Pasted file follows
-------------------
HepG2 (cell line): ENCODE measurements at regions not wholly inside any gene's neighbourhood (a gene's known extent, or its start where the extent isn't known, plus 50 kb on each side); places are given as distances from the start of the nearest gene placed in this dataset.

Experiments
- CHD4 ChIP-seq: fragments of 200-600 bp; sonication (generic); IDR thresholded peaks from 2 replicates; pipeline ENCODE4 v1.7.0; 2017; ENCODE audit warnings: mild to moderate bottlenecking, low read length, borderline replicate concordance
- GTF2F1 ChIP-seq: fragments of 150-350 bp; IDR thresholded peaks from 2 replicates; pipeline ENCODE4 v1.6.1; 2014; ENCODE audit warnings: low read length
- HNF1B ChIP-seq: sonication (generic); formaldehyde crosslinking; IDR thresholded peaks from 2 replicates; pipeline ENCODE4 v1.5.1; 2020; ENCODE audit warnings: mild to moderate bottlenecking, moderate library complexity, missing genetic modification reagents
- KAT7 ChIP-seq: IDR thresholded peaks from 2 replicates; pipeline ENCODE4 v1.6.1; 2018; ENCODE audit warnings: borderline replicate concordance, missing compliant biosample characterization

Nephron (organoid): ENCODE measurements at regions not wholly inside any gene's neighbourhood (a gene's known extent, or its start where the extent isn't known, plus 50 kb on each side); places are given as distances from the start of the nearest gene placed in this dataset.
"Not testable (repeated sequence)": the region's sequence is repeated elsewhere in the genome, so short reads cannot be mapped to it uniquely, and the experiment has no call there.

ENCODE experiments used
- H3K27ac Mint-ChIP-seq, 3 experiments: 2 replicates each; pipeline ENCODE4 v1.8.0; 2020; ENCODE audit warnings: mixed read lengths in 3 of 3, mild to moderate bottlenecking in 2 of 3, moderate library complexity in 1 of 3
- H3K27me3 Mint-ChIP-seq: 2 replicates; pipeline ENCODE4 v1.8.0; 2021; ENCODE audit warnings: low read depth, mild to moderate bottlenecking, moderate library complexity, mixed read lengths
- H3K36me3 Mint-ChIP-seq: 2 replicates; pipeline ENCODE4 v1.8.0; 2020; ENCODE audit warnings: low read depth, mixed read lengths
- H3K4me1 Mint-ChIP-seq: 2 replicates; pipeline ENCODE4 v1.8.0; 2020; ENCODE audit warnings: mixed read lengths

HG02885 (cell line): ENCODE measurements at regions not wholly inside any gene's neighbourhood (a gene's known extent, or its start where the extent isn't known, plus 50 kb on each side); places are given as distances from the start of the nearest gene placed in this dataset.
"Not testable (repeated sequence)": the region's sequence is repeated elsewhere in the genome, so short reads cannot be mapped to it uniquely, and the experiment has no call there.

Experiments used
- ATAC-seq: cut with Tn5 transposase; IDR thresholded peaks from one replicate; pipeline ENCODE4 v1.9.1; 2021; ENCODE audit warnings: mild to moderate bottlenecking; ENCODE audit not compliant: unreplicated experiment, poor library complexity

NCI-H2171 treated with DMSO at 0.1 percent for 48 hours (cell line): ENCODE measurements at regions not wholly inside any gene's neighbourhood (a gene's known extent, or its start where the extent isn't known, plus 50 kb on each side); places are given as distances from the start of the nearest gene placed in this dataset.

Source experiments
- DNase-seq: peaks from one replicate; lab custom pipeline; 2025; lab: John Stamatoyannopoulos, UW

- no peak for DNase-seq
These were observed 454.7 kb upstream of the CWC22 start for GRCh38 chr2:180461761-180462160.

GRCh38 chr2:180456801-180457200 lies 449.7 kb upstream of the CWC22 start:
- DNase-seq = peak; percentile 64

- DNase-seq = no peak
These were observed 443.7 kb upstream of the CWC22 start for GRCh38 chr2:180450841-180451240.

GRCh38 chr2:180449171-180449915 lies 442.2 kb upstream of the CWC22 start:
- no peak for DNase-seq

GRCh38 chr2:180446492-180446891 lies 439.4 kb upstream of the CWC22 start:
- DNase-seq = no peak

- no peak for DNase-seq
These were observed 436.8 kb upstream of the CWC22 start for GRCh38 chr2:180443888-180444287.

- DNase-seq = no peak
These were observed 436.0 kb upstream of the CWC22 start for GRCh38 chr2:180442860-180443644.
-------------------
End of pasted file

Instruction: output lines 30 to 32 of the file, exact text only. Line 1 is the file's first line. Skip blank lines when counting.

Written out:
- DNase-seq = no peak

- no peak for DNase-seq
These were observed 436.8 kb upstream of the CWC22 start for GRCh38 chr2:180443888-180444287.